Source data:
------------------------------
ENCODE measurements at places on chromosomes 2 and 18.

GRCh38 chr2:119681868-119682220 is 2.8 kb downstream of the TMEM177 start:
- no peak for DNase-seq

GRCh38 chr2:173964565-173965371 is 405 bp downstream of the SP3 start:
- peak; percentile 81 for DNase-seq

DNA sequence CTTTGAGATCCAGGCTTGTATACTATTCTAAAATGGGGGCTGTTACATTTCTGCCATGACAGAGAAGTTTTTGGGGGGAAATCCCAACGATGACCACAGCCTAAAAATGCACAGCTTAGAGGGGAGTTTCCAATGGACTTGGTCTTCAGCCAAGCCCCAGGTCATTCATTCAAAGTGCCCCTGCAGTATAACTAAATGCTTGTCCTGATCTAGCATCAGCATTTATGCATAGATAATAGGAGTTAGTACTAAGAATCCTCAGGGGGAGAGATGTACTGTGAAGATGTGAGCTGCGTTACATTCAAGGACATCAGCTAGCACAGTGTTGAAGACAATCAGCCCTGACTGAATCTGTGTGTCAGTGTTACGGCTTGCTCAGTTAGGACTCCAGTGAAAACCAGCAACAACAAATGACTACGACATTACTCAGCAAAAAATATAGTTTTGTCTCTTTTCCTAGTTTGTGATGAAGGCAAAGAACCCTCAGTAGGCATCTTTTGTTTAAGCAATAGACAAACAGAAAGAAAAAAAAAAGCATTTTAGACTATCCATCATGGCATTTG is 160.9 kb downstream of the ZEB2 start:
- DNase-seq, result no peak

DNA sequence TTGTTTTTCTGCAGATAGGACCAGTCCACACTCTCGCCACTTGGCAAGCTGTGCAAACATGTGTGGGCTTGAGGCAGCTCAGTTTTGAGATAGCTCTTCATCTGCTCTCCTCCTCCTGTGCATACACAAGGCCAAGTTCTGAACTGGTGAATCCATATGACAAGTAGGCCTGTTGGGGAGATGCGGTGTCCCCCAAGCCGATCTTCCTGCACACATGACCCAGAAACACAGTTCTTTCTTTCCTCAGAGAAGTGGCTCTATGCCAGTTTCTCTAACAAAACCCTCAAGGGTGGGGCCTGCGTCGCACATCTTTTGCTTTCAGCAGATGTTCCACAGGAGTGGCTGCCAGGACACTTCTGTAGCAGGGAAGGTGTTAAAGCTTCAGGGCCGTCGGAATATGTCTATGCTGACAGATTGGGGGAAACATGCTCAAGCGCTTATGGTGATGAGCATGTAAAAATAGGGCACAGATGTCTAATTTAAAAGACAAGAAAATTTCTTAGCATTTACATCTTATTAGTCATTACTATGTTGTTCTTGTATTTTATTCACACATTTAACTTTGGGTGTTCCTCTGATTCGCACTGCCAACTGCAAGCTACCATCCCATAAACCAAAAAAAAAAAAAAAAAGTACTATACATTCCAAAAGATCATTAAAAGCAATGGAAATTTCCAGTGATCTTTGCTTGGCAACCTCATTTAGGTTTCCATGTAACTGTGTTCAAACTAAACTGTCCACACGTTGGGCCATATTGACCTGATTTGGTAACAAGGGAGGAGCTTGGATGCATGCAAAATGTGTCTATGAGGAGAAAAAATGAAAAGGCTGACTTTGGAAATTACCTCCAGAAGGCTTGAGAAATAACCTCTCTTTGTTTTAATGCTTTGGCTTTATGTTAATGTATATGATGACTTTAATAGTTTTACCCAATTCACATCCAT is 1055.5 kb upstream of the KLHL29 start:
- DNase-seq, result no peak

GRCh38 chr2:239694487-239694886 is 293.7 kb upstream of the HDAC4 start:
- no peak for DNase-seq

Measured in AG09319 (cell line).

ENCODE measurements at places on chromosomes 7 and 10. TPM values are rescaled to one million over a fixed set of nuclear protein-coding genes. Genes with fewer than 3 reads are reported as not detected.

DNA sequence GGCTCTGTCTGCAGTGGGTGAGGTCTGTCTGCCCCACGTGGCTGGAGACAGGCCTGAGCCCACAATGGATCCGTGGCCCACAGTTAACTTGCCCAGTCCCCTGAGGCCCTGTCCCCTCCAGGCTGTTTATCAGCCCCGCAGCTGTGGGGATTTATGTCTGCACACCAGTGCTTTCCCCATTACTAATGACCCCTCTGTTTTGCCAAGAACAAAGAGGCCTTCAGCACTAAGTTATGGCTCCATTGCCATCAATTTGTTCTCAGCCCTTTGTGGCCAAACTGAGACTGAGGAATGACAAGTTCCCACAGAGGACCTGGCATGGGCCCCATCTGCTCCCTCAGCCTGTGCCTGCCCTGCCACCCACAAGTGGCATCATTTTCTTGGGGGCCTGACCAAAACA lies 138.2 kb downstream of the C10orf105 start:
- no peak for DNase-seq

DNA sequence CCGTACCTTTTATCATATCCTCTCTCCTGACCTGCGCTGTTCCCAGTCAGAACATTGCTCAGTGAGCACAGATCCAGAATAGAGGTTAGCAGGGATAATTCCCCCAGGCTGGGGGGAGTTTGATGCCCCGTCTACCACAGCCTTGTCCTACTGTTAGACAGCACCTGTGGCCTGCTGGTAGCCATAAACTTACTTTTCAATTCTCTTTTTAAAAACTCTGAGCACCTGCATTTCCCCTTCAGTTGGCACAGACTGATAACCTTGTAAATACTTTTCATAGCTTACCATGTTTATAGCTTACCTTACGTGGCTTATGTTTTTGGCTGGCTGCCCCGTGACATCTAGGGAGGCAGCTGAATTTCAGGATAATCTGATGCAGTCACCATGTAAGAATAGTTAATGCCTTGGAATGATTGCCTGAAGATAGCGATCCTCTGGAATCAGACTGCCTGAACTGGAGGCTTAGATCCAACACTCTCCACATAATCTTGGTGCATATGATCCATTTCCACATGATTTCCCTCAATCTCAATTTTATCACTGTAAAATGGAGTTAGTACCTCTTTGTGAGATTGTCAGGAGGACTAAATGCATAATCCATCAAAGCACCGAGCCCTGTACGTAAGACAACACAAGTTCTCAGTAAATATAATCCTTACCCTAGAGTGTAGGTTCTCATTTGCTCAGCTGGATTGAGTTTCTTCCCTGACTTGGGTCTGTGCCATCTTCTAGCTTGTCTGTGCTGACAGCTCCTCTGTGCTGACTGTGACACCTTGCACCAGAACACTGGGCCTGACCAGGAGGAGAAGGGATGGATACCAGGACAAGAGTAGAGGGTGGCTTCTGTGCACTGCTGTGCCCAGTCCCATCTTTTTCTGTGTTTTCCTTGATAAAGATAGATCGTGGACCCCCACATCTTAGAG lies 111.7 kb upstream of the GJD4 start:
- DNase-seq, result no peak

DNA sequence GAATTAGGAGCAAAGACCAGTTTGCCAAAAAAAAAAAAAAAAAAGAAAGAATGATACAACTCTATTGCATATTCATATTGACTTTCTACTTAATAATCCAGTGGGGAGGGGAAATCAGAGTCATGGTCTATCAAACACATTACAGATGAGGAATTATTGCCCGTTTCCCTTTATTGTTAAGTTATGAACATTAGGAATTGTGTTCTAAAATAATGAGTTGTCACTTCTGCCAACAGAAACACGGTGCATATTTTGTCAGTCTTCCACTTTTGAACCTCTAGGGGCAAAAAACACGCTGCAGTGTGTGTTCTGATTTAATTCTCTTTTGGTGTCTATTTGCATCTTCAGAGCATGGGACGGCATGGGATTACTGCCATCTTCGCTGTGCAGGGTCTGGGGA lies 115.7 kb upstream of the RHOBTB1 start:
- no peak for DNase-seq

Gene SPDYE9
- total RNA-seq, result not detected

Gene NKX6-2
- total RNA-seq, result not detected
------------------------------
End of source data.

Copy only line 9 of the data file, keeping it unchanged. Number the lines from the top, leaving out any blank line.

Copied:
- DNase-seq, result no peak